We didn’t grow butternut squash this year. I was delighted when our neighbor offered us a butternut from her garden. She thought she planted cucumbers, and was horrified and deeply disappointed when they turned out to be squash. Our neighbor is German-Russian, and the German-Russians here are mad for raw cucumbers in the summer. The squash were truly a tragedy for her. We certainly enjoyed the squash at Thanksgiving.
A Lutheran pastor friend of mine operates a market garden with his family. They planted what they thought was a very long row of onions, but what turned out to be leeks. Lots of leeks. They were not familiar with leeks, and live in the only area of ND where there were sufficient rains this summer to insure a vigorous leek crop. They were at a loss to know what to do with them. He asked me too late to take any off his hands. They didn’t sell. I love leeks, and was sad.
We haven’t had too many garden surprises or any other surprises for a while. I hope I plant spinach this summer and don’t get gourds. I hope I am surprised by mild weather and sufficient rain.
When have you been surprised?
I have been hit pretty hard at work with all manner of things to deal with since I returned from a week off. It makes me think I should never take time off, since the pay back is heavy when I return.
Today I received a delightful and refreshing phone call from out of the blue, one that brightened my day. It was from a friend I don’t get to see much. She is a lovely person, although a little addled at times. She is often out of town teaching music at some small outpost of the North Dakota plains. Between teaching jobs she lives with her extremely difficult mother, an elderly woman in her 80’s who still substitute teaches at the high school and is probably the meanest, toughest, teacher around. Her mother is the leader of the local Women’s Christian Temperance Union, although she must be slowing down since I haven’t seen many letters to the editor from her lately regarding the evils of alcohol. She has a very interesting perspective on life.
My friend phoned me to ask if I would come over to advise them on how to prepare their raspberry patch for Winter. I said I could tell her over the phone, but she said her mother wouldn’t believe anything she relayed to her unless she heard it right from me in person. We made a date for tomorrow. I can hardly wait. It will be an amusing end to a very long week.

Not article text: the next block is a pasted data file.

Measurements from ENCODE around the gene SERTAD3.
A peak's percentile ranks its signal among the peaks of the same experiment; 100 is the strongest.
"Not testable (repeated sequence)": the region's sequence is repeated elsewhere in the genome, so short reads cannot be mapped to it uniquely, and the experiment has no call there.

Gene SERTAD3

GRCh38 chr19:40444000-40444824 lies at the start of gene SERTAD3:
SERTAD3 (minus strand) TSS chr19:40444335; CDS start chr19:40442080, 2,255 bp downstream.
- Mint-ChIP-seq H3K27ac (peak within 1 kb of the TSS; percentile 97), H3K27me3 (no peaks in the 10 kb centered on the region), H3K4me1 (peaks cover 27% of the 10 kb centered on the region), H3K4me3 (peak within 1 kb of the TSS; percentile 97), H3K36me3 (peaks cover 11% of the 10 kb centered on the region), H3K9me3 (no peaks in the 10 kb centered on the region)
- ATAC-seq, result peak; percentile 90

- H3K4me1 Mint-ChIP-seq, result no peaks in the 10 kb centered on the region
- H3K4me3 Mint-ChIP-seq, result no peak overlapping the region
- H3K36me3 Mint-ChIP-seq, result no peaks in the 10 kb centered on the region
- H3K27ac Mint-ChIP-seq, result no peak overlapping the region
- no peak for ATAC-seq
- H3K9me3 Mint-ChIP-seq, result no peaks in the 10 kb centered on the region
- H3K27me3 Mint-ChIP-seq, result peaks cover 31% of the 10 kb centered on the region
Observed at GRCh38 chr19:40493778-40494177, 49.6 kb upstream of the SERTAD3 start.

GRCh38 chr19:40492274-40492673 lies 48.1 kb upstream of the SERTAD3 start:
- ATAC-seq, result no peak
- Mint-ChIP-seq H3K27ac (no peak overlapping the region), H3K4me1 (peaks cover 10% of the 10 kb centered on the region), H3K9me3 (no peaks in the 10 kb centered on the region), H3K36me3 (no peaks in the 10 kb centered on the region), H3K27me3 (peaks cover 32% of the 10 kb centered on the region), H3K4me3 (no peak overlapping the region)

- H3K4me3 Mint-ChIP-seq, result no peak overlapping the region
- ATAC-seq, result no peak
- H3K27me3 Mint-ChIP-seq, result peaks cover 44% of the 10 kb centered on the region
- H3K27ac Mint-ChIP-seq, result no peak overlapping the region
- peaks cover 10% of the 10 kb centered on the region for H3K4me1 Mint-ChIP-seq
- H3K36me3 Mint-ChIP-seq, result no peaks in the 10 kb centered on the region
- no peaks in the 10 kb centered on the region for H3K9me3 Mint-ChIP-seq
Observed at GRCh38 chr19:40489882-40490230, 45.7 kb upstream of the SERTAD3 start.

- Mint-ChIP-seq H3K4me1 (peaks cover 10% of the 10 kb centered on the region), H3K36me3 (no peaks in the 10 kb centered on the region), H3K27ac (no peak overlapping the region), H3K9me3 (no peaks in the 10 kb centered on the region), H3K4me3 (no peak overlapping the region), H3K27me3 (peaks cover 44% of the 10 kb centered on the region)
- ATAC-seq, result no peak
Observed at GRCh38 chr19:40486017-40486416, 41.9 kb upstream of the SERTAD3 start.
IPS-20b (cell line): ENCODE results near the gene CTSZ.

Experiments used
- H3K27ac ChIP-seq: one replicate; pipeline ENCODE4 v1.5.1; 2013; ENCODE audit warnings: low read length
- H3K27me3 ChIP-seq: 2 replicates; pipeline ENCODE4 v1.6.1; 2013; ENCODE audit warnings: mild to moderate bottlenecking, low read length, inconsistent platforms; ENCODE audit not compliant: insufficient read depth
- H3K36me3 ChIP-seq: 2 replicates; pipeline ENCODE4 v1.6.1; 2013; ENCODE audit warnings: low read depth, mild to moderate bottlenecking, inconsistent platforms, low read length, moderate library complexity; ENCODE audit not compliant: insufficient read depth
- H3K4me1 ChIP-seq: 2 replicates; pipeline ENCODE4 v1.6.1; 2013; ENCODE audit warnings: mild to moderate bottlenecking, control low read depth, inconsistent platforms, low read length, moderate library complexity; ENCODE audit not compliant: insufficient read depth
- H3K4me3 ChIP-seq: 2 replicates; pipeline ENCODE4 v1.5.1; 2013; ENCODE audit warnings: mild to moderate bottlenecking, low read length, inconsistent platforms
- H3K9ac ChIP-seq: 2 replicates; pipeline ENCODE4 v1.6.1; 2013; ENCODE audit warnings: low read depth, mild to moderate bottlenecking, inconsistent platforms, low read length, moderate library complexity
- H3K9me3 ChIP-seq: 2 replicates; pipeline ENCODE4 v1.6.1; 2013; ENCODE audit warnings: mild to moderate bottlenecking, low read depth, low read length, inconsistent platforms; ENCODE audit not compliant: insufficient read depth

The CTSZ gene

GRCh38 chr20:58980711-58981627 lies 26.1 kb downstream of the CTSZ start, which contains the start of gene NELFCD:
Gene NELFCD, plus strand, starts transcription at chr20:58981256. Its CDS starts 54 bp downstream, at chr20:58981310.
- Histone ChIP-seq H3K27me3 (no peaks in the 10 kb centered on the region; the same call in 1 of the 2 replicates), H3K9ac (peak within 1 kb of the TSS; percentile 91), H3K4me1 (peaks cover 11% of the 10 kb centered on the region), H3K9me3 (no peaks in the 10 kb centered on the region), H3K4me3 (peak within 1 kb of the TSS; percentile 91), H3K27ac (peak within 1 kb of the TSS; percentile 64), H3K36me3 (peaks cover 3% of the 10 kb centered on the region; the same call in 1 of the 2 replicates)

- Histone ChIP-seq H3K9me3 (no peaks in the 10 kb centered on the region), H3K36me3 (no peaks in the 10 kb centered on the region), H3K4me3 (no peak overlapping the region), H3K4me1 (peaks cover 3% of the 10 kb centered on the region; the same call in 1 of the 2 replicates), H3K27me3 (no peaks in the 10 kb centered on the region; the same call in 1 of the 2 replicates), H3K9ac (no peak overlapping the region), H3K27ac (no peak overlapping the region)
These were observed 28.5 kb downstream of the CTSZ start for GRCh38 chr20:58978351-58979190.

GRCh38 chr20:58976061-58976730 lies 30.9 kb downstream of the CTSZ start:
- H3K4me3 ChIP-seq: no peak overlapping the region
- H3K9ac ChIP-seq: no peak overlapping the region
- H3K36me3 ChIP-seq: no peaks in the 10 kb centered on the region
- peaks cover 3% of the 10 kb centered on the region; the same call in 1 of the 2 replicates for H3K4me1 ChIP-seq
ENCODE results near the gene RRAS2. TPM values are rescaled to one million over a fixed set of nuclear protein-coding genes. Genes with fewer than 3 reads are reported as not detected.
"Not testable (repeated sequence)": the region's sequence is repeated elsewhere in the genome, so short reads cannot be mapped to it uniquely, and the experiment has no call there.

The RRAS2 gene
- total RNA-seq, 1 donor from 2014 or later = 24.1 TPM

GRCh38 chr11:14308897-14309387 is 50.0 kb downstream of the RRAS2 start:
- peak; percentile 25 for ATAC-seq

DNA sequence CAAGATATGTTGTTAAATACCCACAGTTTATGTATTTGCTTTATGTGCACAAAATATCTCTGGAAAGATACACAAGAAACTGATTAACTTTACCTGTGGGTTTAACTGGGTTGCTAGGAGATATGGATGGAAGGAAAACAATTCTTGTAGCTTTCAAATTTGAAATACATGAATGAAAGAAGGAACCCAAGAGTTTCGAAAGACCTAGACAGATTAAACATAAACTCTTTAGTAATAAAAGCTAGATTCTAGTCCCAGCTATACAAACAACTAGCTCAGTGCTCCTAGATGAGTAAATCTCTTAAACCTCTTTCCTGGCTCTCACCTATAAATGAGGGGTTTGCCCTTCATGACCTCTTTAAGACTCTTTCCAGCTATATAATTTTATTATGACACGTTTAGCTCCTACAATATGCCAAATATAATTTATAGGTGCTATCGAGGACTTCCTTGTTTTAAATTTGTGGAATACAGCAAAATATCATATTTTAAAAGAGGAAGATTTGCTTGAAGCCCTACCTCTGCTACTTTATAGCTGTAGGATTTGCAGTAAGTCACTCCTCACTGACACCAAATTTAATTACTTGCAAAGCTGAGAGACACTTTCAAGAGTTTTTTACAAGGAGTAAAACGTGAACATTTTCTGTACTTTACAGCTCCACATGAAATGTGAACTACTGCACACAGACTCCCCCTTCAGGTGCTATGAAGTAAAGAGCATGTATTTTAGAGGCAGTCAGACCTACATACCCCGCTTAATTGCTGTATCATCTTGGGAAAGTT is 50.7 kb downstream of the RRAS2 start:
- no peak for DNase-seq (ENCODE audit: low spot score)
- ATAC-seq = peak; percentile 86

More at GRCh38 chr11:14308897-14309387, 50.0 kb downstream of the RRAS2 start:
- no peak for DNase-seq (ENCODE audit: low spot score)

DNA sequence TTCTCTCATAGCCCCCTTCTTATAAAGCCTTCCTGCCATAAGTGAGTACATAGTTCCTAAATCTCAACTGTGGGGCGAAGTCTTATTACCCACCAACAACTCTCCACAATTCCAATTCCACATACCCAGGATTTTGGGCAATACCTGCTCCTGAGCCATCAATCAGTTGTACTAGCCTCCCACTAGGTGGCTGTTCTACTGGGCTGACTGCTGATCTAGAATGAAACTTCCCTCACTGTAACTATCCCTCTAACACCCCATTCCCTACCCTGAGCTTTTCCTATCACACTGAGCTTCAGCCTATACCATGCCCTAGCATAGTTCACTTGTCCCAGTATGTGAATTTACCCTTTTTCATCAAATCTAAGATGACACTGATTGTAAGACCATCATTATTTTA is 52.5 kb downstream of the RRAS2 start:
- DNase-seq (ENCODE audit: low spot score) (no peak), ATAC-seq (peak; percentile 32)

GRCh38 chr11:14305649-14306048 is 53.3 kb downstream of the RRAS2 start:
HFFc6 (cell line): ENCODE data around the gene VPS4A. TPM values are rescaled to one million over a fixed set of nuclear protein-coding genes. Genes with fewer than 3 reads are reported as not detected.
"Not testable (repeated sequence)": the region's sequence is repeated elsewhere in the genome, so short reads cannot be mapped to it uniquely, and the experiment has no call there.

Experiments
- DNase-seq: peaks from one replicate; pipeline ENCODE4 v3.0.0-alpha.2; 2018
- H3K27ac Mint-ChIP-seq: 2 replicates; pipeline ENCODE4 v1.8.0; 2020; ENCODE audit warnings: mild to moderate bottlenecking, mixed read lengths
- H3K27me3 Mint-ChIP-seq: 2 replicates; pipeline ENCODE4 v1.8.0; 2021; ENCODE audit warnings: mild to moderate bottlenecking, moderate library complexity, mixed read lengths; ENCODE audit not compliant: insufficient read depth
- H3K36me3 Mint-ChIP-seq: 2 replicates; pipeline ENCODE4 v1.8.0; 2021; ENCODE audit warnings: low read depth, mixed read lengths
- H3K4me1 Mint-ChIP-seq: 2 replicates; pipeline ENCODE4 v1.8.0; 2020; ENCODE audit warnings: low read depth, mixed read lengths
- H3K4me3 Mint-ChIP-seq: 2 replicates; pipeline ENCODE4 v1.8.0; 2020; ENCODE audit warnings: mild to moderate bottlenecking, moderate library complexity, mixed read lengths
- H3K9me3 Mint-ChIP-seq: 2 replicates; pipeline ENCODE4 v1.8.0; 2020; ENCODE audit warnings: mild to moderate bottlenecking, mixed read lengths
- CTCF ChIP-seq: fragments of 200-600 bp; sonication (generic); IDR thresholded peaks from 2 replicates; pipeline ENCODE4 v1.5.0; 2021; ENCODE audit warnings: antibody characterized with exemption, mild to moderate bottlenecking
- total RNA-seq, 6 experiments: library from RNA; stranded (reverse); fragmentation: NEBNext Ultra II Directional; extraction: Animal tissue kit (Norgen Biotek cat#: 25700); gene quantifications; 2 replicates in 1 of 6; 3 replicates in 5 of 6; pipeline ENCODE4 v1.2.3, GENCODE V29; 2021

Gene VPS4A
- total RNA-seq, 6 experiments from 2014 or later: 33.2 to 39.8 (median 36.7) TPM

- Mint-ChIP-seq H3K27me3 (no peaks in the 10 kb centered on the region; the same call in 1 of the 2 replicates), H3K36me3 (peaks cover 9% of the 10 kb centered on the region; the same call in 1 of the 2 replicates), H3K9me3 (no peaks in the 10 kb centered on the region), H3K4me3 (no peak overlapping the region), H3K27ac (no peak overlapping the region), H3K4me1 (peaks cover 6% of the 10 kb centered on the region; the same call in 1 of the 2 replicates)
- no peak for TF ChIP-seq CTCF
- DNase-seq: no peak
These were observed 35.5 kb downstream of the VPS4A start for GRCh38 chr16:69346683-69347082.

What or who helps make your day?
Husband and I returned home from Minneapolis last Sunday to find that it was time to harvest our pole beans. We had covered the four bean towers with a tarp before we left, and hoped we could forestall the effects of a killing freeze until we returned. The very hot weather we had in July pushed the entire garden behind schedule, and the beans needed as much time as they could get to mature. We grew Good Mother Stallard and Petaluma Gold beans.
We first encountered shell beans when we lived in southern Indiana. Shell beans are like dried beans (think cannellini and pinto beans) before you dry them. They are fat and sweet and buttery. The pods are long and bulging. Our favorite is Vermont Speckled Cranberry Beans, but there seemed to be a shortage of seed last Spring, so we grew the two other varieties. Good Mother Stallard is the quintessential New England heirloom bean. Petaluma Gold was a good variety that we grew several years ago. People sometimes let them dry on the vine and store them in bags, but we like to harvest them before they dry and store them in the freezer. They are terrific in soups and stews. They are also so pretty before you cook them. The header photo is some of the Good Mother Stallard we harvested.
It got so cold here while we were gone that the bean vines died despite the huge tarp we covered them with. The pods did not freeze, however, so we spent Monday night shelling the beans and blanching and freezing them. My thumbs hurt from shelling them.